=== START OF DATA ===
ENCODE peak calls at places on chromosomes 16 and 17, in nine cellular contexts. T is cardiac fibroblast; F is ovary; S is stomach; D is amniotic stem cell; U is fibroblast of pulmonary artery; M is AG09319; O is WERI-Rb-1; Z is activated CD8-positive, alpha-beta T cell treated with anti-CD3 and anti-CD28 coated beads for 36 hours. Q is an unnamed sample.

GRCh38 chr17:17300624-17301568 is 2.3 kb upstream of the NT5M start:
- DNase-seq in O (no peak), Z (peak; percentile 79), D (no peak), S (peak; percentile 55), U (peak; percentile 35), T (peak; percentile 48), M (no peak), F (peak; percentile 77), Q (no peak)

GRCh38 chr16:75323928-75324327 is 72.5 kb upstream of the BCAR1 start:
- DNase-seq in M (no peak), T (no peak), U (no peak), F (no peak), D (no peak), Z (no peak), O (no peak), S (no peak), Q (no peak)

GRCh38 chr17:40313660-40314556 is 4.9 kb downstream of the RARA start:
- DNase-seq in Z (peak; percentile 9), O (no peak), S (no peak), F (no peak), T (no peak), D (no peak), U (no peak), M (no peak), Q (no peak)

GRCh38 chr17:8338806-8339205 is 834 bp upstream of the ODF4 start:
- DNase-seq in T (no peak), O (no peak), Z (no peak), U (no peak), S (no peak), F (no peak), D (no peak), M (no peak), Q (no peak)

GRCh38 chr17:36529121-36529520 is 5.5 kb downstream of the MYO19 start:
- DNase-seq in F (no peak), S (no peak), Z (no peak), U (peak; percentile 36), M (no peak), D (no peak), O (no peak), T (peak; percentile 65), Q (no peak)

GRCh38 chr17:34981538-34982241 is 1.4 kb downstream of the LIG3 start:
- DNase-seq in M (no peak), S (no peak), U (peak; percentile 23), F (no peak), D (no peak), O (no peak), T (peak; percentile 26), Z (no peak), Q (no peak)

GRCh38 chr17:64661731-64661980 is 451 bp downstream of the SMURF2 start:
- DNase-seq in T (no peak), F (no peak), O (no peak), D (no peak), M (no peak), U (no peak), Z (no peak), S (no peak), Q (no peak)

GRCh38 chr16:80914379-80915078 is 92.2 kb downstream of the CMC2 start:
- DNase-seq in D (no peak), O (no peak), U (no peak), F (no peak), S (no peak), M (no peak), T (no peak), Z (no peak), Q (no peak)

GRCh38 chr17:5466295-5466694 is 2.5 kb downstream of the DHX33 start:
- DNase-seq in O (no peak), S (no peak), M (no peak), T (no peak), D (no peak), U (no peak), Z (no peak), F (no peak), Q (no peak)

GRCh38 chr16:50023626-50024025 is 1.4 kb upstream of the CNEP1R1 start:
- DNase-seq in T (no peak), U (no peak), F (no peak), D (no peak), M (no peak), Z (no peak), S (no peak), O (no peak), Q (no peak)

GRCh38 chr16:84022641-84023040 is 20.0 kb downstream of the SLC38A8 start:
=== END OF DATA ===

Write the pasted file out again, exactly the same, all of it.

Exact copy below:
ENCODE peak calls at places on chromosomes 16 and 17, in nine cellular contexts. T is cardiac fibroblast; F is ovary; S is stomach; D is amniotic stem cell; U is fibroblast of pulmonary artery; M is AG09319; O is WERI-Rb-1; Z is activated CD8-positive, alpha-beta T cell treated with anti-CD3 and anti-CD28 coated beads for 36 hours. Q is an unnamed sample.

GRCh38 chr17:17300624-17301568 is 2.3 kb upstream of the NT5M start:
- DNase-seq in O (no peak), Z (peak; percentile 79), D (no peak), S (peak; percentile 55), U (peak; percentile 35), T (peak; percentile 48), M (no peak), F (peak; percentile 77), Q (no peak)

GRCh38 chr16:75323928-75324327 is 72.5 kb upstream of the BCAR1 start:
- DNase-seq in M (no peak), T (no peak), U (no peak), F (no peak), D (no peak), Z (no peak), O (no peak), S (no peak), Q (no peak)

GRCh38 chr17:40313660-40314556 is 4.9 kb downstream of the RARA start:
- DNase-seq in Z (peak; percentile 9), O (no peak), S (no peak), F (no peak), T (no peak), D (no peak), U (no peak), M (no peak), Q (no peak)

GRCh38 chr17:8338806-8339205 is 834 bp upstream of the ODF4 start:
- DNase-seq in T (no peak), O (no peak), Z (no peak), U (no peak), S (no peak), F (no peak), D (no peak), M (no peak), Q (no peak)

GRCh38 chr17:36529121-36529520 is 5.5 kb downstream of the MYO19 start:
- DNase-seq in F (no peak), S (no peak), Z (no peak), U (peak; percentile 36), M (no peak), D (no peak), O (no peak), T (peak; percentile 65), Q (no peak)

GRCh38 chr17:34981538-34982241 is 1.4 kb downstream of the LIG3 start:
- DNase-seq in M (no peak), S (no peak), U (peak; percentile 23), F (no peak), D (no peak), O (no peak), T (peak; percentile 26), Z (no peak), Q (no peak)

GRCh38 chr17:64661731-64661980 is 451 bp downstream of the SMURF2 start:
- DNase-seq in T (no peak), F (no peak), O (no peak), D (no peak), M (no peak), U (no peak), Z (no peak), S (no peak), Q (no peak)

GRCh38 chr16:80914379-80915078 is 92.2 kb downstream of the CMC2 start:
- DNase-seq in D (no peak), O (no peak), U (no peak), F (no peak), S (no peak), M (no peak), T (no peak), Z (no peak), Q (no peak)

GRCh38 chr17:5466295-5466694 is 2.5 kb downstream of the DHX33 start:
- DNase-seq in O (no peak), S (no peak), M (no peak), T (no peak), D (no peak), U (no peak), Z (no peak), F (no peak), Q (no peak)

GRCh38 chr16:50023626-50024025 is 1.4 kb upstream of the CNEP1R1 start:
- DNase-seq in T (no peak), U (no peak), F (no peak), D (no peak), M (no peak), Z (no peak), S (no peak), O (no peak), Q (no peak)

GRCh38 chr16:84022641-84023040 is 20.0 kb downstream of the SLC38A8 start: